"The day we did the transformations I came in at two a.m. When I hit that position they would take little nails and drive them through the skin at the edge of my fingers, on both hands, so that I wouldn't move them any more. While I was in this position they would build a plaster cast of the back of my head. Then they would take the drapes from behind me and starch them, and while they were drying them, they would take the camera and weigh it down with one ton, so that it wouldn't quiver when people walked. They had targets for my eyes up there. Then, while I'm still in this position, they would shoot five or ten frames of film in the camera. They'd take that film out and send it to the lab. While it was there the makeup man would come and take the whole thing off my face, and put on a new one, only less. I'm still immobile. When the film came back from the lab they'd put it back in the camera and then they'd check me. They'd say, 'Your eyes have moved a little bit, move them to the right . . . now your shoulder is up . . . ' Then they'd roll it again and shoot another ten frames. Well, we did twenty-one changes of makeup and it took twenty-two hours. I won't discuss about the bathroom!"
Yet for all that, Chaney loved his Wolf Man: "He was my baby!" Although an unlikely choice for an English heir (he plays Lawrence Talbot, son of Sir John Talbot of Llanwelly, Wales), with an unlikely star for a father (Chaney towered a good foot over Claude Rains), he did the double in the best Jekyll and Hyde tradition. The Wolf Man, a title originally announced for Lugosi in 1932, sprang from the monster makeup of Werewolf of London. It also had that film's plot twist of the two werewolves. Lugosi, aptly cast as Bela, played the biter, but Chaney soon killed him with his silver-handled cane. Maleva, the mother who crooned the rune, had more to say over her son's corpse, and over Larry's later.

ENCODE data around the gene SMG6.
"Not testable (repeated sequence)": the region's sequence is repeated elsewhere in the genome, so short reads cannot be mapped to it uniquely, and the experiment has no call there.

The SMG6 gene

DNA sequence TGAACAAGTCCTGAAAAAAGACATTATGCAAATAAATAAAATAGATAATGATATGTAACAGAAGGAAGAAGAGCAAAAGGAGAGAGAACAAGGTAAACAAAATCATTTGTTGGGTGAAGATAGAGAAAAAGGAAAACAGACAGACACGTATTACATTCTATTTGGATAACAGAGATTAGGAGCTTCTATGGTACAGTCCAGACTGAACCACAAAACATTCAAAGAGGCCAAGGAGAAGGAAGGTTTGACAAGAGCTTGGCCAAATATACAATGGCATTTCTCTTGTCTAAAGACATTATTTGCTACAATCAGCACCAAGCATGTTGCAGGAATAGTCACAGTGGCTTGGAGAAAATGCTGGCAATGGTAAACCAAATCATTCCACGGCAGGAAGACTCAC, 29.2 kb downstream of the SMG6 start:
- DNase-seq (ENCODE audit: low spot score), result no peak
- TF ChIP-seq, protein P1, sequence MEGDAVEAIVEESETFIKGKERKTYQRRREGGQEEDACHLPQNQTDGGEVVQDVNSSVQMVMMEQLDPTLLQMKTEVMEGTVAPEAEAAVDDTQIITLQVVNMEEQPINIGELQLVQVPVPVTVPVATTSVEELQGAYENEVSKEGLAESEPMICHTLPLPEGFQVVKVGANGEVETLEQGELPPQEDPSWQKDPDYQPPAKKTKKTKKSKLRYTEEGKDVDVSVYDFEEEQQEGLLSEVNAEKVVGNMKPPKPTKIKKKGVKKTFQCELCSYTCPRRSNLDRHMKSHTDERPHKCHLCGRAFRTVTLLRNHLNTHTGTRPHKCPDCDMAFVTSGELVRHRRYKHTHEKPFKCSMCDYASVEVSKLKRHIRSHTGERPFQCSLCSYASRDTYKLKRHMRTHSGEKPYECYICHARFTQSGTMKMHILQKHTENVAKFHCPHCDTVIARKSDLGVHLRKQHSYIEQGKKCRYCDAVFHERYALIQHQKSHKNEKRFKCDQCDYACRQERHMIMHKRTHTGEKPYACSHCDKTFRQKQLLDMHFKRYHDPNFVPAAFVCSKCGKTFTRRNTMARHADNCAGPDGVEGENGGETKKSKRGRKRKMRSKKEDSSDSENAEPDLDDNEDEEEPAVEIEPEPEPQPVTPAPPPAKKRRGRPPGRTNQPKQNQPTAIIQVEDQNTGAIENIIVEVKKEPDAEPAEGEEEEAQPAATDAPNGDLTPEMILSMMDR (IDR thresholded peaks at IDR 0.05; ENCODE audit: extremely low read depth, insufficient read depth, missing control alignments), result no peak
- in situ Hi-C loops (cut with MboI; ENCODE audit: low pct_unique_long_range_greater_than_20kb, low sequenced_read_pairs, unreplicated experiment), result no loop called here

"The way you walked was thorny through no fault of your own. For as the rain enters the soil, and the river enters the sea, so tears run to their predestined end. Your suffering is over. Now find peace for eternity, my son."
Fine words, written by Curt Siodmak, intoned by an ex-star of the Moscow Art Theatre, Madame Maria Ouspenskaya. But they still failed to end Chaney's suffering, for he would go on to play the wolf man in four more Universal films: Frankenstein Meets the Wolf Man (1943), House of Frankenstein (1944), House of Dracula (1945), and Abbott and Costello Meet Frankenstein (1948).
--DENIS GIFFORD, from A Pictorial History
of Horror Movies, 1973
A selection of Wolf Man related merchandise.
Find Wolf Man on eBay.com
A selection of The Wolf Man in books.
A History of Horror